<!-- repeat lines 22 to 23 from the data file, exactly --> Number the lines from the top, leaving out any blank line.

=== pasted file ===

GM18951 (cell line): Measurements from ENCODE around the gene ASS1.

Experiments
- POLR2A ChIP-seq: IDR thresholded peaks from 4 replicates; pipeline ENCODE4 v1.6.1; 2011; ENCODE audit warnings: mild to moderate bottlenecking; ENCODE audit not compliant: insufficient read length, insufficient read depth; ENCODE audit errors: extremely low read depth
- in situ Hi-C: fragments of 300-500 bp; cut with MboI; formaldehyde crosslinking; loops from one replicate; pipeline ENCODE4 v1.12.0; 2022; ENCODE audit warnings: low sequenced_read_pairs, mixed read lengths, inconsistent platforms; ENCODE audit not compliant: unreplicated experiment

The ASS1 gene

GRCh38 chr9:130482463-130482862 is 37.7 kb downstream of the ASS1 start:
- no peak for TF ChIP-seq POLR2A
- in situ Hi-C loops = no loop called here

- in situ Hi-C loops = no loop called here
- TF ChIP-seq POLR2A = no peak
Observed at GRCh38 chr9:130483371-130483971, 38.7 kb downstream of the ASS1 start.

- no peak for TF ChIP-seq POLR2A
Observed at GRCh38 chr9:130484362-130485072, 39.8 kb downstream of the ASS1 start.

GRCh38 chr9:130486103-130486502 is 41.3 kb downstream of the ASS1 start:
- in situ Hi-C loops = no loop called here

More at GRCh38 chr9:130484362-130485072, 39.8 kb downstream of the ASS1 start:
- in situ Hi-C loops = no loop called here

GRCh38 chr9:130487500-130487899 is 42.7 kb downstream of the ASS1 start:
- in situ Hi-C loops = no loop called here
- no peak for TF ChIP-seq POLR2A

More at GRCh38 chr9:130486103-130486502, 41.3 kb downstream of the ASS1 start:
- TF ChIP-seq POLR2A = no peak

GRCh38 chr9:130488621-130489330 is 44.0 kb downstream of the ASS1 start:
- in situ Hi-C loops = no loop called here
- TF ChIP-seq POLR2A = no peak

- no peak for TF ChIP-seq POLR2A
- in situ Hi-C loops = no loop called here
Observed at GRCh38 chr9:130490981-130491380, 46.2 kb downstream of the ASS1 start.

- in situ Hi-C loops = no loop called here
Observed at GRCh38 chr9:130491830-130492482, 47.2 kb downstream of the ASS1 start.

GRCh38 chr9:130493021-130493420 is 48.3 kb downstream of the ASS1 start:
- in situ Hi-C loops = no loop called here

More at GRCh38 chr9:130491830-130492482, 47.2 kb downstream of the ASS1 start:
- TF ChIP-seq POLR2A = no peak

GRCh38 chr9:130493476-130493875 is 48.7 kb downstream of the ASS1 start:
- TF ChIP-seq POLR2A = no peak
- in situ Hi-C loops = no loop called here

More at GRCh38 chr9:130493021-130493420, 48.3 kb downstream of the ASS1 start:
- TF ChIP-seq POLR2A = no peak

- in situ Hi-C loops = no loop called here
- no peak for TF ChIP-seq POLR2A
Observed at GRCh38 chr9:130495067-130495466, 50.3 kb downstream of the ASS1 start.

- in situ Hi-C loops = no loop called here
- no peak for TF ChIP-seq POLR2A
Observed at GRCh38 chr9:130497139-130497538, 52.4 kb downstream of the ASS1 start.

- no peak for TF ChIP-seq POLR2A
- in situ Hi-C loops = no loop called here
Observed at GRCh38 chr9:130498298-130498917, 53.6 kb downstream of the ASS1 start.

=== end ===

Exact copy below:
- TF ChIP-seq POLR2A = no peak

GRCh38 chr9:130488621-130489330 is 44.0 kb downstream of the ASS1 start: